10 10 / 26 Michael Beer INTERVALS x (classical set X) Mathematical model common suggestion: assignment of uniform distributions  xlxl xrxr Information content  possible value range between crisp bounds no additional information (on fluctuations etc.)  Numerical processing  option I: enclosure schemes » narrow actual result interval from outside » high numerical efficiency » procedures restricted to specific problems meaning ? effort ? does it serve the purpose of the analysis ?  option II: global optimization » explicit search for result interval bounds » reasonable or high numerical effort » procedures applicable to a large variety of problems engineering analysis 3 Non-probabilistic Models

11 11 / 26 Michael Beer FUZZY SETS X kk (x) kk x  k l x  k r x » max-min operator ▪ min operator = t-norm ▪ max operator = t-co-norm Modeling of imprecision, numerical representation -level set ~ -discretization  set of nested intervals of various size  utilization of interval analysis for -level sets, calculation of result-bounds for each -level  aggregation of information   (.) not important but analysis with various intensities of imprecision 3 Non-probabilistic Models

12 12 / 26 Michael Beer EVIDENCE THEORY (DEMPSTERSHAFER) Michael Beer Mathematical model  (A i sometimes interpreted as random sets) body of evidence with focal subsets A i (observations), assignment of probability weights to the A i : basic probability assignment  plausibility and belief measures for sets (events of interest)  example  A1A1 A2A2 A3A3 A4A4 A5A5 B1B1 B2B2 x Pl(.), Bel(.) A1A1 A2A2 A3A3 A4A4 A5A5 Pl(x) Bel(x) 4 Imprecise Probabilities

13 13 / 26 Michael Beer bounds on subjective probability Relationship to traditional probability Information content  possible value ranges with crisp bounds for a series of observed events  Numerical processing  direct processing of empirical information (no theoretical distribution model)  stochastic simulation (Monte Carlo, Latin Hypercube) subjective bounding property for given basic probability assignment  generation schemes for observations not considered  subjective character of the basic probability assignment  statistical methods (estimations and tests) not defined  covers the special case of traditional probability » focal subsets are disjoint singletons (dissonant case), as images of elementary events  general applicability EVIDENCE THEORY (DEMPSTERSHAFER) 4 Imprecise Probabilities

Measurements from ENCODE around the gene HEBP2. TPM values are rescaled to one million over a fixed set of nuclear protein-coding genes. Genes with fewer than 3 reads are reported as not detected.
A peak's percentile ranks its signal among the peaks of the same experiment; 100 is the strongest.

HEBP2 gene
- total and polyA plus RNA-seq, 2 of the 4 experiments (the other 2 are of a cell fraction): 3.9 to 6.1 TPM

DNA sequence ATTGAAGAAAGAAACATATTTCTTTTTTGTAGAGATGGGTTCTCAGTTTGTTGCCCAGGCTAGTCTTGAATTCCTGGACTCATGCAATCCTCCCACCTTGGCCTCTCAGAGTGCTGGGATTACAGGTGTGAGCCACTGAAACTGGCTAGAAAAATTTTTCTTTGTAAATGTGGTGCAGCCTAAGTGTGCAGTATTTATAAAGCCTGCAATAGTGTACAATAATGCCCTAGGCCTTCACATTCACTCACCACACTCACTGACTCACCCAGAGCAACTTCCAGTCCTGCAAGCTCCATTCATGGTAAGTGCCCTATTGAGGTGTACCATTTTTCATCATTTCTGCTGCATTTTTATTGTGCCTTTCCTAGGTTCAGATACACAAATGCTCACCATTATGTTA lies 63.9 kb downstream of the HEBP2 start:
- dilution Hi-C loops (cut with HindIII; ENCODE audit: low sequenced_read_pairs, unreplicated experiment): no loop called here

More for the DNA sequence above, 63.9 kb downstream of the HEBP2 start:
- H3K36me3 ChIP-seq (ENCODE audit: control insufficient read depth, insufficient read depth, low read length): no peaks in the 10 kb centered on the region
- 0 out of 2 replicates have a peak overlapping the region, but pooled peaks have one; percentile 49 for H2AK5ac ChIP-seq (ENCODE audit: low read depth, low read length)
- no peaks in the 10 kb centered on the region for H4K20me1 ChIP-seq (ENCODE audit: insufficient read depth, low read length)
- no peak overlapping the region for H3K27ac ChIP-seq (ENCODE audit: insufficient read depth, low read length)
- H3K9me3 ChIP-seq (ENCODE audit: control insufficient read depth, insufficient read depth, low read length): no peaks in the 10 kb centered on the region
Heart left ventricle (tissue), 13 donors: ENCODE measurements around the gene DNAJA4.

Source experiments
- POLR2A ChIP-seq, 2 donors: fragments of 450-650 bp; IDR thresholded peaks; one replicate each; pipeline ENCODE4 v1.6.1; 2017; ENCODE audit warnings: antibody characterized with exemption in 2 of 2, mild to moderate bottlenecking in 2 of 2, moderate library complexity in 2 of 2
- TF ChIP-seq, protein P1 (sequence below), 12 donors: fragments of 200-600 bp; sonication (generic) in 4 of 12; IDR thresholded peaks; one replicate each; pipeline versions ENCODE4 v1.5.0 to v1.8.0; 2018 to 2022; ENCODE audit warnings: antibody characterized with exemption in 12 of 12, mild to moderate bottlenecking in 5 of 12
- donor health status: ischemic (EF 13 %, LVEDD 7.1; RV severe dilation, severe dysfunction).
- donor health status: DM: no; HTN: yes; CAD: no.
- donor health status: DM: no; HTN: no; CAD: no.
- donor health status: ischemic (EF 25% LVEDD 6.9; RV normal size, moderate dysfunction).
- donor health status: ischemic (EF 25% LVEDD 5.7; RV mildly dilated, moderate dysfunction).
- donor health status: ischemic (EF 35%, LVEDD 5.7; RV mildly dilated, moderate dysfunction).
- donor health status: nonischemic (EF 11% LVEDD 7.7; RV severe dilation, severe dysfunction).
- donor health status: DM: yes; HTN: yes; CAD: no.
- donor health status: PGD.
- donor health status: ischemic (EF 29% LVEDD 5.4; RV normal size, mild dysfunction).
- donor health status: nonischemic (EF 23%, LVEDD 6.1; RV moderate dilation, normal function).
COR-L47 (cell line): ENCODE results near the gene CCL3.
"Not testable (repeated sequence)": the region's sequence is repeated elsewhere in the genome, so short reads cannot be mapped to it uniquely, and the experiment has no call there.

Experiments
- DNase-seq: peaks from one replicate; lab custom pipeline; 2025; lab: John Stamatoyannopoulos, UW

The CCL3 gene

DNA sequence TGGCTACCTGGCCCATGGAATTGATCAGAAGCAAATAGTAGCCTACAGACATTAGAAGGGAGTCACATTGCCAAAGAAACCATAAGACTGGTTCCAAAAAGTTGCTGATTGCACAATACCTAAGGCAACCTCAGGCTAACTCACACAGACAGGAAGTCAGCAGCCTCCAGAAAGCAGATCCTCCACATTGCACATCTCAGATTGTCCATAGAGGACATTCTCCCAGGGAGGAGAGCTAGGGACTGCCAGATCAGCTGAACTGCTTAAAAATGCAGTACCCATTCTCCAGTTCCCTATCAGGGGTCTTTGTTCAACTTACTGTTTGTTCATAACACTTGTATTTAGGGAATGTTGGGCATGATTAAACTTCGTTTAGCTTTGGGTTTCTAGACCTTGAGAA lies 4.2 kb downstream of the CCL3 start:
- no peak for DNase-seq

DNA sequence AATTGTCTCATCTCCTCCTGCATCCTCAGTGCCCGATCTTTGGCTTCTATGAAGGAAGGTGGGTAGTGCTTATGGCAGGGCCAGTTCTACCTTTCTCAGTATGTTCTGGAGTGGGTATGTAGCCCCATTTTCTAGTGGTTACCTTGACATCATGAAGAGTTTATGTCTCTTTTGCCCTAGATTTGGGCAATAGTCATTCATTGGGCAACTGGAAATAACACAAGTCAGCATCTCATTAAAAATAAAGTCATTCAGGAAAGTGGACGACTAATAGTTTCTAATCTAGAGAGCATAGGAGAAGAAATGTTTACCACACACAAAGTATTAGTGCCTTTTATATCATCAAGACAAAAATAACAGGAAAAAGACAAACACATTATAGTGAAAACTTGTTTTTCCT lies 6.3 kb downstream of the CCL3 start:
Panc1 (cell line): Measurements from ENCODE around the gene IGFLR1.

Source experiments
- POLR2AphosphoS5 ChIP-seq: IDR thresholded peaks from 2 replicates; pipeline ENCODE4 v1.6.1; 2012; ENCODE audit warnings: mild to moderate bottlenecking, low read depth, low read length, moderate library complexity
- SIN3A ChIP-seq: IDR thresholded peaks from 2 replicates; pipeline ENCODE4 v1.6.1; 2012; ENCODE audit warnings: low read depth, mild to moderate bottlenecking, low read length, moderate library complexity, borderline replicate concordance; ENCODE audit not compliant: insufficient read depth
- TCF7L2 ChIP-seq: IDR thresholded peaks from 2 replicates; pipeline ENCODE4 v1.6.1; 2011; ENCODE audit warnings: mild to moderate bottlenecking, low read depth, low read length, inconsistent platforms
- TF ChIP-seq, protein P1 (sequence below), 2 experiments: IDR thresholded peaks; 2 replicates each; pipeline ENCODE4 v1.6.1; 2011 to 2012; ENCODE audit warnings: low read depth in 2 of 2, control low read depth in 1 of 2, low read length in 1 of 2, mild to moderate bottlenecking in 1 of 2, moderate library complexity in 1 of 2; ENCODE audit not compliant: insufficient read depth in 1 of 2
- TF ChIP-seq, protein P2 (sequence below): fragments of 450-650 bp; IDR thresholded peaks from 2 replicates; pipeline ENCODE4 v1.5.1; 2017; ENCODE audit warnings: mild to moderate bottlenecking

14 14 / 26 Michael Beer FUZZY RANDOM VARIABLES fuzzy realizations generated by elementary events  x( 5 ) ~ x( 4 ) ~ x( 3 ) ~ (x) 11 22 33 44 55 realizations fuzzy numbers x  X =       random elementary events  original X j » real-valued random variable X that is completely enclosed in X ~  representation of X » fuzzy set of all possible originals X j ~ random -level sets X  x( 2 ) ~ x( 1 ) ~   -discretization X:   F (  ) ~ 4 Imprecise Probabilities Mathematical model

15 15 / 26 Michael Beer FUZZY PROBABILITIES xixi (F(x)) F(x i ) ~ x BjBj fuzzy probability XX X  l X  r x BjBj ~ » evaluation of all random -level sets X  »  note: in evidence theory, these events represent "belief" and "plausibility" fuzzy probability distribution functions  F(x) F(x) ~ x  = 0  = 1 » bunch of the distribution functions F j (x) of the originals X j of X ~ F(x) with fuzzy parameters and fuzzy functional type ~ (related to p-box approach for  = 0) 4 Imprecise Probabilities Mathematical model (cont'd)

16 16 / 26 Michael Beer FUZZY PROBABILITIES probability bounds for various intensities of imprecision in the model Relationship to evidence theory Information content  set of probabilistic models with subjective weights for their plausibility  Numerical processing  utilization of the complete framework of stochastic simulation  fuzzy / interval analysis applied to fuzzy parameters and probabilities focal subsets represented by fuzzy realizations  probability of the focal subsets induced by elementary events  general applicability Relationship to traditional probability traditional probabilistic generation scheme for realizations  statistical methods (estimations and tests) fully applicable to originals  fuzzy set of possible probabilistic models  special case of traditional probability directly included with P  = 1 (.)  subjective bounding property ▪ sensitivities with respect to probabilistic model choice ▪ conclusions in association with the initial observation 4 Imprecise Probabilities

17 17 / 26 Michael Beer FUZZY PROBABILITIES IN RELIABILITY ANALYSES structural parameters  Failure probability Fuzzy parameters X ~ acceptable P f PfPf 0 ii µ(x) 1 x PfPf ~ probabilistic model parameters  acceptable parameter interval sensitivity of P f w.r.t. x 0 ii µ(P f ) 1 mapping X ~ PfPf ~  coarse specifications of design parameters & probabilistic models attention to / exclude model options leading to large imprecision of P f acceptable imprecision of parameters & probabilistic models indications to collect additional information definition of quality requirements robust design  (.) not important, but analysis with various intensities of imprecision 4 Imprecise Probabilities